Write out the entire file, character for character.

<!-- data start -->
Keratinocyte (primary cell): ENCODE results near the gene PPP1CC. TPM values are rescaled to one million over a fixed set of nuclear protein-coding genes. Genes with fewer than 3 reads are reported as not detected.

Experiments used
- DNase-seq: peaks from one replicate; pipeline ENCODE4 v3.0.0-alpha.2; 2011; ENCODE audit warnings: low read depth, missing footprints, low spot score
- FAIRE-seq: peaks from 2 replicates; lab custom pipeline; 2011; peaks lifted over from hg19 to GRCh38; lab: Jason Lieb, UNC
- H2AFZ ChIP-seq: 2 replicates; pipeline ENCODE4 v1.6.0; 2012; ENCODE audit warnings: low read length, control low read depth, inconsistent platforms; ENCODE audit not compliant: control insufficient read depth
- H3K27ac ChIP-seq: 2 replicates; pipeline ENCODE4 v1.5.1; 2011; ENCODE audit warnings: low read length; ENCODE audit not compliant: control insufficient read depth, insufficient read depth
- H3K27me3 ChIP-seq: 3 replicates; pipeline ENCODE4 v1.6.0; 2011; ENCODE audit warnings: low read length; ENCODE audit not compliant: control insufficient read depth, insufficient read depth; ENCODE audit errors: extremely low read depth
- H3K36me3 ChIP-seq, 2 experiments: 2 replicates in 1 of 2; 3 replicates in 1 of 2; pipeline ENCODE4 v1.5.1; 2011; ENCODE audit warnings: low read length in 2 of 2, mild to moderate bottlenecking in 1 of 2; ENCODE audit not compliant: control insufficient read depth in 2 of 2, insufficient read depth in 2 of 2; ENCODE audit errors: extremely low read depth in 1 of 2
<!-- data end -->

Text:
Keratinocyte (primary cell): ENCODE results near the gene PPP1CC. TPM values are rescaled to one million over a fixed set of nuclear protein-coding genes. Genes with fewer than 3 reads are reported as not detected.

Experiments used
- DNase-seq: peaks from one replicate; pipeline ENCODE4 v3.0.0-alpha.2; 2011; ENCODE audit warnings: low read depth, missing footprints, low spot score
- FAIRE-seq: peaks from 2 replicates; lab custom pipeline; 2011; peaks lifted over from hg19 to GRCh38; lab: Jason Lieb, UNC
- H2AFZ ChIP-seq: 2 replicates; pipeline ENCODE4 v1.6.0; 2012; ENCODE audit warnings: low read length, control low read depth, inconsistent platforms; ENCODE audit not compliant: control insufficient read depth
- H3K27ac ChIP-seq: 2 replicates; pipeline ENCODE4 v1.5.1; 2011; ENCODE audit warnings: low read length; ENCODE audit not compliant: control insufficient read depth, insufficient read depth
- H3K27me3 ChIP-seq: 3 replicates; pipeline ENCODE4 v1.6.0; 2011; ENCODE audit warnings: low read length; ENCODE audit not compliant: control insufficient read depth, insufficient read depth; ENCODE audit errors: extremely low read depth
- H3K36me3 ChIP-seq, 2 experiments: 2 replicates in 1 of 2; 3 replicates in 1 of 2; pipeline ENCODE4 v1.5.1; 2011; ENCODE audit warnings: low read length in 2 of 2, mild to moderate bottlenecking in 1 of 2; ENCODE audit not compliant: control insufficient read depth in 2 of 2, insufficient read depth in 2 of 2; ENCODE audit errors: extremely low read depth in 1 of 2